The very nature of electronic music-its tendency to sound 'dehumanised'- can be alienating or unsettling in itself. More orthodox instrumentation is often used in a piece which needs to make what Desmond Briscoe calls 'a direct appeal ' to the listener. 'Familiarity is a great help in accepting and understanding different types of music. Children will simply accept sound for what it is. But when there are no familiar terms of reference, no element of predictability - the mind doesn't know where the music is going to next - then it is likely to have a jarring effect. But by using the traditional components of melody, harmony or rhythm it is possible to make electronic music that has immediate appeal.'

Even where these traditional components are absent the creation and manipulation of electronic sound is still very much a human skill. No matter how alien a sound effect may sound to the casual ear, it bears the signature of its creator in its composition. Individual technique - the element of performance either in programming the sound or treating the tape - is the human fingerprint on the electronic circuit. In this respect the distinction between creating 'sound' and creating 'music' becomes hazy. The sound-effects montage of the Tardis taking off, for example, recorded in 1962, was 'scored' in much the same way as a conventional piece of music, all though the technique used to create it - scraping keys down piano strings and reversing, cutting and otherwise treating miles and miles of tape - was far from being conventional.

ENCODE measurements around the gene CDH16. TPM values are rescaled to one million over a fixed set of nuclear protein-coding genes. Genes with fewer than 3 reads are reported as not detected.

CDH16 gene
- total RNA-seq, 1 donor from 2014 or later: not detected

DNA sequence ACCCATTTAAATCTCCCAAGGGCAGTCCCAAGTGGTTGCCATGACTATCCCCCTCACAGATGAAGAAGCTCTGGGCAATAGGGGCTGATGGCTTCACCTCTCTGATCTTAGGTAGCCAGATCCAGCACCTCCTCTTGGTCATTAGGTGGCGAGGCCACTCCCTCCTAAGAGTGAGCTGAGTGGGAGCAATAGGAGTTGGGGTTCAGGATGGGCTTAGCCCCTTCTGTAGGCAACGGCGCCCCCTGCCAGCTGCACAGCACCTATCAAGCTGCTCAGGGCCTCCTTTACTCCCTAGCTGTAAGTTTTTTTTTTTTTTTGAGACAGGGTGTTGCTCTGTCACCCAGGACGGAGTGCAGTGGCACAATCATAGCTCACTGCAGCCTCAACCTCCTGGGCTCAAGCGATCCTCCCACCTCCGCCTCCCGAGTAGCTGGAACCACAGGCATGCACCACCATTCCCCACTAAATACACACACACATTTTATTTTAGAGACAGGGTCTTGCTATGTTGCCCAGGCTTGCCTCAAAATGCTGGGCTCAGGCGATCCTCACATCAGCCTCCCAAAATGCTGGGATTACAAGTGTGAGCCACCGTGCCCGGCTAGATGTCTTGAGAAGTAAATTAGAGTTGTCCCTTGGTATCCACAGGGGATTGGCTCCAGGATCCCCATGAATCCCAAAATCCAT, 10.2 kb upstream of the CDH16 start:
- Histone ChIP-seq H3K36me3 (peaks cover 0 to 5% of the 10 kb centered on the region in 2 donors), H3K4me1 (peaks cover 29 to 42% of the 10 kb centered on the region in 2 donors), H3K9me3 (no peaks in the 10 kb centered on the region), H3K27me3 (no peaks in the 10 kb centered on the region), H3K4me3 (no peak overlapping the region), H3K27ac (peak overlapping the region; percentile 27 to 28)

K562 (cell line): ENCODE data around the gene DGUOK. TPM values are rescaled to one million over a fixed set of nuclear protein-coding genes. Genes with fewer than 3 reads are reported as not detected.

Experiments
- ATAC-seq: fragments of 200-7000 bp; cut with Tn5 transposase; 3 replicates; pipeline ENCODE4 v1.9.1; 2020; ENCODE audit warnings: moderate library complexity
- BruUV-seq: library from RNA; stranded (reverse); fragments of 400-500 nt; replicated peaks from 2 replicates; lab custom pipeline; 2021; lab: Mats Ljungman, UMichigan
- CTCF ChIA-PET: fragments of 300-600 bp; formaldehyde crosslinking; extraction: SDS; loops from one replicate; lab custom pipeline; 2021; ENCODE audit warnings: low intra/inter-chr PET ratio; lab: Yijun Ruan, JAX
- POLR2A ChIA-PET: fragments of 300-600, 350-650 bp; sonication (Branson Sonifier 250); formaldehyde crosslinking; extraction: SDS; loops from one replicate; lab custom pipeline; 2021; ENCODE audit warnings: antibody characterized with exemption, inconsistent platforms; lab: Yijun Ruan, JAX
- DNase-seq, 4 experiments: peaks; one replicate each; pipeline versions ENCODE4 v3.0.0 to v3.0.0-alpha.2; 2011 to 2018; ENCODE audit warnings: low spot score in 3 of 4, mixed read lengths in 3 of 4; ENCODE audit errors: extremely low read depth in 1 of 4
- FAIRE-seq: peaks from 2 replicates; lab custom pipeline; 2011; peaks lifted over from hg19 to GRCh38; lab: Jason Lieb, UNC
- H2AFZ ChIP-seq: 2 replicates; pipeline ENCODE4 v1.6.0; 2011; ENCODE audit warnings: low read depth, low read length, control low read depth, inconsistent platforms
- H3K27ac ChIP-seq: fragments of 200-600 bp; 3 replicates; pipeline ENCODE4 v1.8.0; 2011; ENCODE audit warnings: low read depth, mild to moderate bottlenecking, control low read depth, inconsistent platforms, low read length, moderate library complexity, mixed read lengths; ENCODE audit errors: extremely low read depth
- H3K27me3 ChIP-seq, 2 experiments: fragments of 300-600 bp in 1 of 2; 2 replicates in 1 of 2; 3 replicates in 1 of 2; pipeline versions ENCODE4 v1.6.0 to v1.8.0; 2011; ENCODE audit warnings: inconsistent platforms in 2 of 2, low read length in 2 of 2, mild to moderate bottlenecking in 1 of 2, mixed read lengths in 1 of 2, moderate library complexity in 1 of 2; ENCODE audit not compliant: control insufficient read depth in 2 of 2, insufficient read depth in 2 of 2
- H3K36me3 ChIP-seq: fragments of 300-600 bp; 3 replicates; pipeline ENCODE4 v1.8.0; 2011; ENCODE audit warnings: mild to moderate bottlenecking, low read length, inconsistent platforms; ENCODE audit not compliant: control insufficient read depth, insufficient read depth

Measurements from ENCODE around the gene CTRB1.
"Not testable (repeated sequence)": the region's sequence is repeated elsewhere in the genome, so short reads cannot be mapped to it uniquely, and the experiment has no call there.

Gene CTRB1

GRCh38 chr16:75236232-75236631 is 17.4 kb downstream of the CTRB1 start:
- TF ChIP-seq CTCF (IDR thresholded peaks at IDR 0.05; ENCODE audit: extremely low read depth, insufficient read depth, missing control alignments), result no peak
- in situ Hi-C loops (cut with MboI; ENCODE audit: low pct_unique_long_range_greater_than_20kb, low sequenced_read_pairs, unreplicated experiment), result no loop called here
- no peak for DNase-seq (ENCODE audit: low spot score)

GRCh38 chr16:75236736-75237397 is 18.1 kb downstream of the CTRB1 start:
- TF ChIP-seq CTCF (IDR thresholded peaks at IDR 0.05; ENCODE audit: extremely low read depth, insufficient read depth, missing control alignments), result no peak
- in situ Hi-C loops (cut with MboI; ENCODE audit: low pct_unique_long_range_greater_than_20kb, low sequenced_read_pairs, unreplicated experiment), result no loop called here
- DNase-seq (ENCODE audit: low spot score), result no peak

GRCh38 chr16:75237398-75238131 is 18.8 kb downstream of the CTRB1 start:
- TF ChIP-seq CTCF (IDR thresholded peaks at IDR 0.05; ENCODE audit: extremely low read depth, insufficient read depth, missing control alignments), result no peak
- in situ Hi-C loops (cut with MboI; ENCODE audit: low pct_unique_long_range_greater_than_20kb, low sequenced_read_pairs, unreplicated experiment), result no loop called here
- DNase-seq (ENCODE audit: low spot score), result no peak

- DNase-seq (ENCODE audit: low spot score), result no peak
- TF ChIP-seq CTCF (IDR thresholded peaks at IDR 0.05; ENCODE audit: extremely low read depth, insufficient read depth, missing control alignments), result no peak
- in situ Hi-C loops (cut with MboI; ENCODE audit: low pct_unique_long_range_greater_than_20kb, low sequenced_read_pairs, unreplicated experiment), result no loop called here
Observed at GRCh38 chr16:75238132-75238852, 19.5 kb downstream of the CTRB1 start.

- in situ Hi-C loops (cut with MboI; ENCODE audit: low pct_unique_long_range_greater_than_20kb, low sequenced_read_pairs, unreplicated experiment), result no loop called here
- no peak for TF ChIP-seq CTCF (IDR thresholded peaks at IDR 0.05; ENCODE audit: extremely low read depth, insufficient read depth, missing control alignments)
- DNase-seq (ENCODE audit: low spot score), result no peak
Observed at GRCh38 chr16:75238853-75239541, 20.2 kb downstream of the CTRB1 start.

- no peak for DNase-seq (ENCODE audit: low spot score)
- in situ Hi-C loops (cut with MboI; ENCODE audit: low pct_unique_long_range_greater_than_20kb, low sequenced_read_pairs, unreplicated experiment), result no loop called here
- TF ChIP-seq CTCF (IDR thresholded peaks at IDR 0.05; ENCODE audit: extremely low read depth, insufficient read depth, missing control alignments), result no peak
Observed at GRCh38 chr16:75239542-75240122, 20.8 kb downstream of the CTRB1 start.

Sophisticated technology has largely obviated the need for formal musical training for producers, like Peter Howell, who scored The Body in Question. 'Now you can sit down with a tape-machine, just like an artist sits down with a brush and canvas, and paint yourself sound or music -and there's really no difference. What is satisfying is to get artistic results from brute machinery: to start off with something that's basically a load of wheels, a maze of electronic circuitry, and use that to convey human qualities.'

The synthesiser has broadened the range of sounds available to a producer to a degree undreamt of 20 years ago, but, versatile as it is, there are still certain qualities of sound that don't fall within its compass. Dick Mills, who for the last six years has been responsible for the Dr Who special effects, still finds there is nothing quite like the rustle of used tape or the simple expedient of a sink plunger and a bucket of mud to suggest something unmentionable lurking in the growth or festering in a swamp.

No matter how sophisticated technology becomes Mr. Briscoe believes, it will never usurp the need for human resourcefulness or technique. 'Music composed by computers is fine for other computers to listen to, but it doesn't do much for people.' he says. 'We are essentially concerned with programmes about people, for people. Without equipment we could never have done anything, but all the equipment in the world won't produce a single note of music or a worthwhile thing to listen to without people.' Mr Briscoe's electronic orb seems to take on a distinctly earthly hue. The sound of monsters being vaporised by ray-guns gives way to a human chuckle. One hears the sound of one's own footsteps above the half-heard electronic pulse as you pad down the long corridors and step into the damp anonymity of London suburbia feeling curiously comforted...

The History of the Radiophonic Workshop | "The impossible we do immediately..."
Concrete Mixers | Discography

Pansie Cola Space Station: 'Concrete for the Masses'